Martin King is a child of the 50s and grew up typically Australian. Hot summers spent down at the beach or fishing in a dinghy wearing next to nothing. At that time, there was no such thing as sun protection – sunblock hadn’t even been invented yet. “There were no hats, no sunglasses, no sunblock, no shirts, no shoes,” says Martin. In fact, the family doctor used to tell his mother to take all the kids clothes off, cover them in olive oil, and send them out in the sun, “we used to just baste and bake in the sun like rotisserie chickens,” he remembers.
With Martin’s English/Irish heritage, he was a “sitting duck” for skin cancer. He recalls that back in the day sunburn was just a part of life. His sisters used to argue about who was going to peel his skin off. One sister would do his front, the other his back and he would do his nose and ears. It was terrible, but it was life.
There was no such thing as after-sun care, it wasn’t even thought of, “I just remember, so many nights going to bed in such agony from such severe burns. My skin was burning and hurting. No wonder my skin now is compromised.” With the pain and severity with which Martin describes his burns, and they are in fact second degree burns, it is no wonder that he has sun damaged skin now in his early 70s.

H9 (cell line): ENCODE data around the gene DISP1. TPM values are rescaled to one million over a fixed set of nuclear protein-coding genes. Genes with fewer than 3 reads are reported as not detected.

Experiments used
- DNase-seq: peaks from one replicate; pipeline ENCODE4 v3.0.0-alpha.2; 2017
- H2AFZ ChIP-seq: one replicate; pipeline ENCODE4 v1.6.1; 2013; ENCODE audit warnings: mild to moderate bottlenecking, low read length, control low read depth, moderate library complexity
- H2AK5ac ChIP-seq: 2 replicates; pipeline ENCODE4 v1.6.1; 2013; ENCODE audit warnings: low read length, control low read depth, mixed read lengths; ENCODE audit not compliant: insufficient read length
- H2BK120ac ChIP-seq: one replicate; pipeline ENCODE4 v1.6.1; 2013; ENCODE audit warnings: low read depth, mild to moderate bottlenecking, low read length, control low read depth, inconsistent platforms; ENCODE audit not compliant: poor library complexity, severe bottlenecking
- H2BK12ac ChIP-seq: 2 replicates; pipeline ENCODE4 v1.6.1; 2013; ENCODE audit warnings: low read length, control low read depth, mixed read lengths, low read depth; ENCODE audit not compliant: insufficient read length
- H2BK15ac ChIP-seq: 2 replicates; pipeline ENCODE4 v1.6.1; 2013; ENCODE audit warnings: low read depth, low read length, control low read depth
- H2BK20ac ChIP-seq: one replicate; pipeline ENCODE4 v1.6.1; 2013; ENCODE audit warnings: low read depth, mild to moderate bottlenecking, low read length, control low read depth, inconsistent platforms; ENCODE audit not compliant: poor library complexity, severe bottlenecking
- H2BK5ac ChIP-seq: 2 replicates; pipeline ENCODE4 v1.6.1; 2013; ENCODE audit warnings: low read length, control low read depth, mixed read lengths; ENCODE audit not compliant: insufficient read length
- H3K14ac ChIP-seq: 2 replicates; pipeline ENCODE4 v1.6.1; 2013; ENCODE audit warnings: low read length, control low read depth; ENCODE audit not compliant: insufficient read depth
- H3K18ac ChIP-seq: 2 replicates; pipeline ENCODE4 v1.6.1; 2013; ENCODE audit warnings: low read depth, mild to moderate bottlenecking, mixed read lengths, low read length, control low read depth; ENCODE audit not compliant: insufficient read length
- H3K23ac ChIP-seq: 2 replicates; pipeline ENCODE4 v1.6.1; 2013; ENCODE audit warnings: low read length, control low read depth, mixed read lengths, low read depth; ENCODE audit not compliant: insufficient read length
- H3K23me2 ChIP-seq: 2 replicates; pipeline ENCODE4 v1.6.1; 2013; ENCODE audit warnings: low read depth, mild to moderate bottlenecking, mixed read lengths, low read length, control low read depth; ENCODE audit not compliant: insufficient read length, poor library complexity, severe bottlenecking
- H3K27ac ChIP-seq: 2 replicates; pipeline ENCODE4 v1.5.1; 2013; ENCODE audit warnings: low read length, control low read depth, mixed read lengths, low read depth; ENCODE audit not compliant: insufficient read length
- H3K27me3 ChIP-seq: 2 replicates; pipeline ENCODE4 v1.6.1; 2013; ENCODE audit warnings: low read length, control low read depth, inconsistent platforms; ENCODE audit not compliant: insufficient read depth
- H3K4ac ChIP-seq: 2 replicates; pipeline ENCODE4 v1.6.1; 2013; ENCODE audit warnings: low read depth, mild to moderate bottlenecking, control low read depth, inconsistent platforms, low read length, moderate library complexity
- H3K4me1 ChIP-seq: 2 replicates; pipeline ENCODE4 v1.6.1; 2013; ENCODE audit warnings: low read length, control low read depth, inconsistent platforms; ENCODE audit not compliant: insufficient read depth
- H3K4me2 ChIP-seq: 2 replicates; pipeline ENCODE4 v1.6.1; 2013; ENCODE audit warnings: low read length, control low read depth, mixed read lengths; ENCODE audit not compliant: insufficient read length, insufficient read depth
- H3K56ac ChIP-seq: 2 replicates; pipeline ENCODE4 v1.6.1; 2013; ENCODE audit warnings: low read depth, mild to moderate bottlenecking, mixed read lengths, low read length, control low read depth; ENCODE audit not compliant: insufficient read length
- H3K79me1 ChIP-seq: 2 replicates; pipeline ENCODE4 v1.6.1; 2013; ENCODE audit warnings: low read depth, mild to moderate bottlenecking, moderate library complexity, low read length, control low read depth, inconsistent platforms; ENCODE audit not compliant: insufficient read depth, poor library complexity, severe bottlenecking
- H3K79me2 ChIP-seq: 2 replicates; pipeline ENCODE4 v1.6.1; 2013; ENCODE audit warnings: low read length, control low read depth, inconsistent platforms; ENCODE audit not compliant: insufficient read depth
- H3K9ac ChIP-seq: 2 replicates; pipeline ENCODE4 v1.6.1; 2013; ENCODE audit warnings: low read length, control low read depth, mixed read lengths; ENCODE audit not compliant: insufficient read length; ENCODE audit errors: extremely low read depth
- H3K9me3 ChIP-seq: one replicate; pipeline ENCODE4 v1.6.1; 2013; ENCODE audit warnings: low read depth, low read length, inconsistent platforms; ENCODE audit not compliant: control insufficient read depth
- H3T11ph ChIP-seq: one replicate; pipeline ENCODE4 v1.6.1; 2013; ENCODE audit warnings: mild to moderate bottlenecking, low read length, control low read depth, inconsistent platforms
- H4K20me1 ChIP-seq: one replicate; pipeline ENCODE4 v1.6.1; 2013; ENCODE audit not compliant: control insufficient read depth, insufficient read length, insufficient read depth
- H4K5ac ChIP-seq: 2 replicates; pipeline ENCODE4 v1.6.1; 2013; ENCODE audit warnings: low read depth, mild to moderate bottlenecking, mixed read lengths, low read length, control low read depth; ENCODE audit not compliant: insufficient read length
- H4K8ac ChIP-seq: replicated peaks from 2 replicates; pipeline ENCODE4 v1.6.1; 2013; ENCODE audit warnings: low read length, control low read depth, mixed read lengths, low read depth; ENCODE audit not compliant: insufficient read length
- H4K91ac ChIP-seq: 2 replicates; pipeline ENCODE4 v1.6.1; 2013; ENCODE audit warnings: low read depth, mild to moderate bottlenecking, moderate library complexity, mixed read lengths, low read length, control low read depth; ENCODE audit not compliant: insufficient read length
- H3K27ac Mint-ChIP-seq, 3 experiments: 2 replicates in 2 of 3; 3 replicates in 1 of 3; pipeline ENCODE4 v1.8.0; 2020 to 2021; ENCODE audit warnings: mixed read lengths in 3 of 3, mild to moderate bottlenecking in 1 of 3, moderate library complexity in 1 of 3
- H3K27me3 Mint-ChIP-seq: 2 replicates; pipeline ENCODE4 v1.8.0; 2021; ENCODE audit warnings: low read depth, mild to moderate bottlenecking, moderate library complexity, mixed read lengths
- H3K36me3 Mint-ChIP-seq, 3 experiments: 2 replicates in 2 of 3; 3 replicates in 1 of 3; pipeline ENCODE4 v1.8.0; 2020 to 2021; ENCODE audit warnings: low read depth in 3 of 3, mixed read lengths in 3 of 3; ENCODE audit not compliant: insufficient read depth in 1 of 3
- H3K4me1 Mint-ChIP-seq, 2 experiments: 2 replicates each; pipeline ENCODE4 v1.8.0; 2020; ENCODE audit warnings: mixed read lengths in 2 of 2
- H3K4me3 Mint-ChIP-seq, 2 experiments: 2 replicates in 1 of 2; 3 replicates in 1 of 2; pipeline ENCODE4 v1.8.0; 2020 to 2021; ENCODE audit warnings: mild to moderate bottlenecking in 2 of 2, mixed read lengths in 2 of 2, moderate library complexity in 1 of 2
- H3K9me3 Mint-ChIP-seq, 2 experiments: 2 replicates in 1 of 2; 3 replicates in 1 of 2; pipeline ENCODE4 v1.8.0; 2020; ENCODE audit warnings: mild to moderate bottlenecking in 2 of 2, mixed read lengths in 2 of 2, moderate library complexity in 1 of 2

Back then no one said ‘you must wear hats’. When Martin picks his grandchildren up from school, every child in the school has a hat on, “morning tea, lunchtime, after school, they’ll walk out with their hats, they’re just used to it.”
Martin found the Skin Health Institute through his dermatologist, after identifying a spot of concern on the back of his hand. He had been getting flaky skin in that spot and for two years it kept coming back. His dermatologist, Dr Webb had identified a Basal Cell Carcinoma (BCC) on his forehead, and she didn’t like the look of his hand either. She ended up treating it and taking it out. Martin notes that he “thought it was just damaged skin or sun damaged skin.” When it ended up being squamous skin cancer, he was glad the decision was made to remove it, “otherwise I’d still have it and it’d still be bugging me, and it’d get worse and worse and worse and who knows where it could have ended up.”
Of his experience at the Skin Health Institute, Martin felt a lot more comfortable than he thought he’d be. The reception staff were friendly and engaging, while the nurses were supportive before during and after. Martin notes that he’s not a good patient, “I don’t like pain. The thought of what they were doing to me was just awful. I didn’t like it at all, but they made my experience the best it could be.”
Martin underwent the Mohs procedure, which is a highly technical, micro-surgical technique used to treat skin cancers. Mohs surgery is the most exact and precise method of tumour removal, which offers the highest potential for complete removal of the cancer while sparing the surrounding healthy tissue. He says that during the procedure it was “pretty onerous” but now it’s great. The skin graft is repairing well as he previously had a massive hole in his hand where the cancer had been removed.